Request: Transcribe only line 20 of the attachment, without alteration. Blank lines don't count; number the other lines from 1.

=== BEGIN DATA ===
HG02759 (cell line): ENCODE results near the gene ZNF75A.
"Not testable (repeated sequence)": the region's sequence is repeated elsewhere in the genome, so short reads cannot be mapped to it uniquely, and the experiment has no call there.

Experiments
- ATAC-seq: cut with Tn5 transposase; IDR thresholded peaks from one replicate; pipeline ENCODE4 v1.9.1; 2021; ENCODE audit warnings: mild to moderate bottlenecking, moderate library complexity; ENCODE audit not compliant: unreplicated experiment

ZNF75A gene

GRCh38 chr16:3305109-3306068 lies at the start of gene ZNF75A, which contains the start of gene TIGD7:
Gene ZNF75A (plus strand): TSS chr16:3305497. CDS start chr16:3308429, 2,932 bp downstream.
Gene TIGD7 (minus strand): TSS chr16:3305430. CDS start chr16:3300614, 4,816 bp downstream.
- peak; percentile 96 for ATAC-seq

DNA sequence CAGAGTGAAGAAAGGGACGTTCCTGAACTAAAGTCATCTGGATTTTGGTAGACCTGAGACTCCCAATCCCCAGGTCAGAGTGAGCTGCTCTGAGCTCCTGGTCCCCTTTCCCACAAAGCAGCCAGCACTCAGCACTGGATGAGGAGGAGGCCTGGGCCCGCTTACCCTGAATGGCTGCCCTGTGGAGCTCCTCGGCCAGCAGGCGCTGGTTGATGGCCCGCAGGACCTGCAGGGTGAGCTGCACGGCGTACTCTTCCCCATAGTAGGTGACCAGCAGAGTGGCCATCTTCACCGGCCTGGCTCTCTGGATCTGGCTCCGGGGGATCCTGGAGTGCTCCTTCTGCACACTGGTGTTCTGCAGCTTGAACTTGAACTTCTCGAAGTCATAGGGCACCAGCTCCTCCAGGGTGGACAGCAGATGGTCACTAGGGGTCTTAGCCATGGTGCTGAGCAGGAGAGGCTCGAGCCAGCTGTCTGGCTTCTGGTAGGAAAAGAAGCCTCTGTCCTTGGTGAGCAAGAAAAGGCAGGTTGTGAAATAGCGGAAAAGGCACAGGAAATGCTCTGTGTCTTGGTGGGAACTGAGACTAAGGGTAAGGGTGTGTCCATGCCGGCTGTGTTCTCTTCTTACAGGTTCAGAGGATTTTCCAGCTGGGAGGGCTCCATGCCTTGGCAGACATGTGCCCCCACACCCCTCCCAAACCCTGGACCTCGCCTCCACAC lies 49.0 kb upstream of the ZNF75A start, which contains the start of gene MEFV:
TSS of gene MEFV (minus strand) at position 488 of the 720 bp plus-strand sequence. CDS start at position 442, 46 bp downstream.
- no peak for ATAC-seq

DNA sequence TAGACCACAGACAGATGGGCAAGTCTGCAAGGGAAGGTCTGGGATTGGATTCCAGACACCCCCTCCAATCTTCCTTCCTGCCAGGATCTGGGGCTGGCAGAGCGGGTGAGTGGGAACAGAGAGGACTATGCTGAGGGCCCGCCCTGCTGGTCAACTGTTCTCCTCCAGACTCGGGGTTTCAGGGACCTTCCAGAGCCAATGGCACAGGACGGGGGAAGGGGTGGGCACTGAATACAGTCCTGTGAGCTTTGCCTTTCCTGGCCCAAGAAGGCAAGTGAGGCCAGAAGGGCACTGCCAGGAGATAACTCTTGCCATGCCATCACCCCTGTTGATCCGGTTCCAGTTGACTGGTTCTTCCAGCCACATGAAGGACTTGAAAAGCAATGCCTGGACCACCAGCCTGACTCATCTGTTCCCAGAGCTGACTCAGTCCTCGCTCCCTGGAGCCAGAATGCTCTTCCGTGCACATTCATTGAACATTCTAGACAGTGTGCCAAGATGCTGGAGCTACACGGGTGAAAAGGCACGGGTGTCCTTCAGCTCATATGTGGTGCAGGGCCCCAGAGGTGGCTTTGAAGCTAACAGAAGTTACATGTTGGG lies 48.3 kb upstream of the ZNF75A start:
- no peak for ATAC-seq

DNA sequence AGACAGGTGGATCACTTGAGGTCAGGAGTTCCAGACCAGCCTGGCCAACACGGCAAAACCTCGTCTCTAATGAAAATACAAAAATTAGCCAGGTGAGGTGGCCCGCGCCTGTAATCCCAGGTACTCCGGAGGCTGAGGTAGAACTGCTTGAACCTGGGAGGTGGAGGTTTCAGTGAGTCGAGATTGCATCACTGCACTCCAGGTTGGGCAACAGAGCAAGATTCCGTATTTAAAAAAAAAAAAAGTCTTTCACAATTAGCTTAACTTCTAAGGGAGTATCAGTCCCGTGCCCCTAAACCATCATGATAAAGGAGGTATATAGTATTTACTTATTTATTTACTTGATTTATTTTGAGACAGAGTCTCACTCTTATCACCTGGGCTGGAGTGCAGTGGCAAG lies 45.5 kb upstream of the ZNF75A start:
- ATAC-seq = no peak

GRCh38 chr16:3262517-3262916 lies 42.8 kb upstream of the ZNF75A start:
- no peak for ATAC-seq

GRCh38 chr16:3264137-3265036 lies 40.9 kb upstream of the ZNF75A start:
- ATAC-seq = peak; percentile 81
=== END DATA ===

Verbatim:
- ATAC-seq = peak; percentile 81